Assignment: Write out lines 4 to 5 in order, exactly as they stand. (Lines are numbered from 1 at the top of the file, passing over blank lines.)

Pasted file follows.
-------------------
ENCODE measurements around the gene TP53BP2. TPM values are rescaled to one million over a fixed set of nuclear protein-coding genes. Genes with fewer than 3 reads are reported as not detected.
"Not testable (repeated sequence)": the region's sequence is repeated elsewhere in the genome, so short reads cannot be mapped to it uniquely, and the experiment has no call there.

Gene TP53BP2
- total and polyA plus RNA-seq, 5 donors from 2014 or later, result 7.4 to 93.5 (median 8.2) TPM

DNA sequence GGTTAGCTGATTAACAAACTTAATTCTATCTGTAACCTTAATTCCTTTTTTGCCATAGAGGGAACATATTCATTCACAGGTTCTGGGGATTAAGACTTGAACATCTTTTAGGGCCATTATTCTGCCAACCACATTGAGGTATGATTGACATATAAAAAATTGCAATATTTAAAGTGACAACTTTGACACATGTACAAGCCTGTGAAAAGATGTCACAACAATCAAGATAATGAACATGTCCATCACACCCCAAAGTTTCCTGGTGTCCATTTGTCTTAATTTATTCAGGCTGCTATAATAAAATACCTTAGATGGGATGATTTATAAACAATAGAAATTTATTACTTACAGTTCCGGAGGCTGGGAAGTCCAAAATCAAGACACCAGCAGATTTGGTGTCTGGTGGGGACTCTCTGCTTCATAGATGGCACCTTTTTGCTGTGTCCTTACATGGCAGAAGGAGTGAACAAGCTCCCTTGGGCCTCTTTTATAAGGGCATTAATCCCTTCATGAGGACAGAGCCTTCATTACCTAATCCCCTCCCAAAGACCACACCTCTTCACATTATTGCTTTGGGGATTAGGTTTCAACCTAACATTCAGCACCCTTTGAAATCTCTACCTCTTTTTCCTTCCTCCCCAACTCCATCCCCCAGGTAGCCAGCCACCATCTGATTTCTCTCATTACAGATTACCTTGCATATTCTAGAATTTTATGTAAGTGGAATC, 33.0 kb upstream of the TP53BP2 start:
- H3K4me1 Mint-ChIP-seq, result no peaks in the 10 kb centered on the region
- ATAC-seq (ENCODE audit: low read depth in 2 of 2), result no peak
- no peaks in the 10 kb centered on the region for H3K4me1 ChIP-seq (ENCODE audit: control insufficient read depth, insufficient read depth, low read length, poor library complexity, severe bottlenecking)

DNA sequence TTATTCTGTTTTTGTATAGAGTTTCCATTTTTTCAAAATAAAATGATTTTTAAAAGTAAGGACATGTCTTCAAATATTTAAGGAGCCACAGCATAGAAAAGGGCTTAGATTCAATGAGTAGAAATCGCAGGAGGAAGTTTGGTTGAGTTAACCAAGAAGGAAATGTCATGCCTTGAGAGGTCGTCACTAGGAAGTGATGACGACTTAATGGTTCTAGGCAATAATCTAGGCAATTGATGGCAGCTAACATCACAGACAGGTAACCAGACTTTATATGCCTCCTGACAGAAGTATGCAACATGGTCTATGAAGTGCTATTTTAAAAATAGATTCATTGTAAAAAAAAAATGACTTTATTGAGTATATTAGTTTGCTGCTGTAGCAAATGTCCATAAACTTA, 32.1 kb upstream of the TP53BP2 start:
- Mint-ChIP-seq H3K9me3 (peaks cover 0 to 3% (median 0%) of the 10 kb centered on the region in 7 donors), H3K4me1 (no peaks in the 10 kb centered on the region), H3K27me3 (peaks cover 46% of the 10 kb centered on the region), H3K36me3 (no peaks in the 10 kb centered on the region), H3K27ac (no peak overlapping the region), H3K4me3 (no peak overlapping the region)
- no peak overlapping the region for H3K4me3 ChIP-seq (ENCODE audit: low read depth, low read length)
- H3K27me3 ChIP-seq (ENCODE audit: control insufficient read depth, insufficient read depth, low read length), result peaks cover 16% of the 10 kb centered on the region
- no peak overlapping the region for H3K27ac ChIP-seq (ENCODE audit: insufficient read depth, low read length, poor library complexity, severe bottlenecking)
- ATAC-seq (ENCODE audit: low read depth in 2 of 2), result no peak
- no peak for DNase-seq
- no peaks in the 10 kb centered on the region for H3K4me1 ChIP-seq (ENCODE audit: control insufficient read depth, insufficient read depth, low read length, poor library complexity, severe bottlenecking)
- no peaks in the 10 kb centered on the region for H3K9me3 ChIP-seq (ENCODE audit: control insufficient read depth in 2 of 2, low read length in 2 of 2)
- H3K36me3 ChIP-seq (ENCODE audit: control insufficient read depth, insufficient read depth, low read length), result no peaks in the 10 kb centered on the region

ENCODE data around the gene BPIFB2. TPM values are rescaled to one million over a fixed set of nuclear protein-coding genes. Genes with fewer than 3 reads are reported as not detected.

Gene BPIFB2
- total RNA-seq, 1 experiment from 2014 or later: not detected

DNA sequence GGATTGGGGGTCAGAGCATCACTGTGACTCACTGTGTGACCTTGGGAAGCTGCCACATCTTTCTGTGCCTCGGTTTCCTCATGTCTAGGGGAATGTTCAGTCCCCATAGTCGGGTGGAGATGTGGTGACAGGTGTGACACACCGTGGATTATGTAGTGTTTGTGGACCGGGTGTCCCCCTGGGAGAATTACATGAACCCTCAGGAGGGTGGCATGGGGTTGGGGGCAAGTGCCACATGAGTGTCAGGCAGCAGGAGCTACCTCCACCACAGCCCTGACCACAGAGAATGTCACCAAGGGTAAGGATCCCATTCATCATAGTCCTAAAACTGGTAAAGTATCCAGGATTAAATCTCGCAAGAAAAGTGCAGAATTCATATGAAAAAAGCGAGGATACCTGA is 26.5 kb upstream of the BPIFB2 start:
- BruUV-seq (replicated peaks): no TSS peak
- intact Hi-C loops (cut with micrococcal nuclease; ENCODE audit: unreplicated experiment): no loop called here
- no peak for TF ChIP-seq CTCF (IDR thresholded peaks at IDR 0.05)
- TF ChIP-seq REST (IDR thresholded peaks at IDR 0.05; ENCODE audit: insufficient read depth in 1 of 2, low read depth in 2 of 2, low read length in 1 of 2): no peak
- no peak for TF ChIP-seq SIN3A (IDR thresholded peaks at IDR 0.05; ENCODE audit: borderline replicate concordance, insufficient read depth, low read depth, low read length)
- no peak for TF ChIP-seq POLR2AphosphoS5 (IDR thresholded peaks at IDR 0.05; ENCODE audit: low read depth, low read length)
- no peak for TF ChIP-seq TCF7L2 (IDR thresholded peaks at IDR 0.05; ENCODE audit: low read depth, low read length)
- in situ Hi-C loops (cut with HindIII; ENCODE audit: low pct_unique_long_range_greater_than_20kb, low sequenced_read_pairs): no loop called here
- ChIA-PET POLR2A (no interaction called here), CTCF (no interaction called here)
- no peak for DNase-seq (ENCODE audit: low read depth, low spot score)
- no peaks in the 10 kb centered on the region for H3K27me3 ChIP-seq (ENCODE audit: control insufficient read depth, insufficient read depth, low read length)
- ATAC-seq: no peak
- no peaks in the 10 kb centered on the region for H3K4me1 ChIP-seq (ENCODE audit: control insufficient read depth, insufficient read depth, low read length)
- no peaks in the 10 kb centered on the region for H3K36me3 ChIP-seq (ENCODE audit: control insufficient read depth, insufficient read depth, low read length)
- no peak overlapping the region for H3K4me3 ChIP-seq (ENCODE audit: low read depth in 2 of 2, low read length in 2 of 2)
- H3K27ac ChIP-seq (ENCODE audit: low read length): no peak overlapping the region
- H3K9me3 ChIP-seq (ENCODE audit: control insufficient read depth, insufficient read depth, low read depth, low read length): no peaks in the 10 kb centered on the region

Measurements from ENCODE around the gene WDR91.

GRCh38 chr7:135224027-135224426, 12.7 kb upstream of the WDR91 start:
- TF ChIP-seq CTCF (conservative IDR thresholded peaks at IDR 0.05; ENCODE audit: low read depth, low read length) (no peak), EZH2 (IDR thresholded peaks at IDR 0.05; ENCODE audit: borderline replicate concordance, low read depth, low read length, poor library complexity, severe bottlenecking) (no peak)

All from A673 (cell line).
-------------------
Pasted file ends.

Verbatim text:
- total and polyA plus RNA-seq, 5 donors from 2014 or later, result 7.4 to 93.5 (median 8.2) TPM

DNA sequence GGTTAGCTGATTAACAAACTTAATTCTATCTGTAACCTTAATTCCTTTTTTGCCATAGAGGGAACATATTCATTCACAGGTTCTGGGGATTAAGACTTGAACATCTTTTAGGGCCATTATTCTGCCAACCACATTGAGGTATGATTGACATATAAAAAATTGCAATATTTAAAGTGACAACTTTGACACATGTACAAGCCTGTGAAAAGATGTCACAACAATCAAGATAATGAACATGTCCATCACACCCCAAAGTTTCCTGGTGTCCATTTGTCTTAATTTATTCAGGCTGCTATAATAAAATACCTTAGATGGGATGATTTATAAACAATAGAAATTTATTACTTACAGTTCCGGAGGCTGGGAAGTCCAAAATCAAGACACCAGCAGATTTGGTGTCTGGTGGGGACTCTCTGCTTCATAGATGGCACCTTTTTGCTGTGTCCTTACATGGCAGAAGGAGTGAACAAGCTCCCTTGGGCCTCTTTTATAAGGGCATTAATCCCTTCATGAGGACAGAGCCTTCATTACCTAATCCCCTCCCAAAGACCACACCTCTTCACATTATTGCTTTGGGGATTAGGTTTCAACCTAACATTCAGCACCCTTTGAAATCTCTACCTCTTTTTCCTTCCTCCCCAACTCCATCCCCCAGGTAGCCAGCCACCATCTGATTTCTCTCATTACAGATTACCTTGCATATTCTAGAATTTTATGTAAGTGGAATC, 33.0 kb upstream of the TP53BP2 start: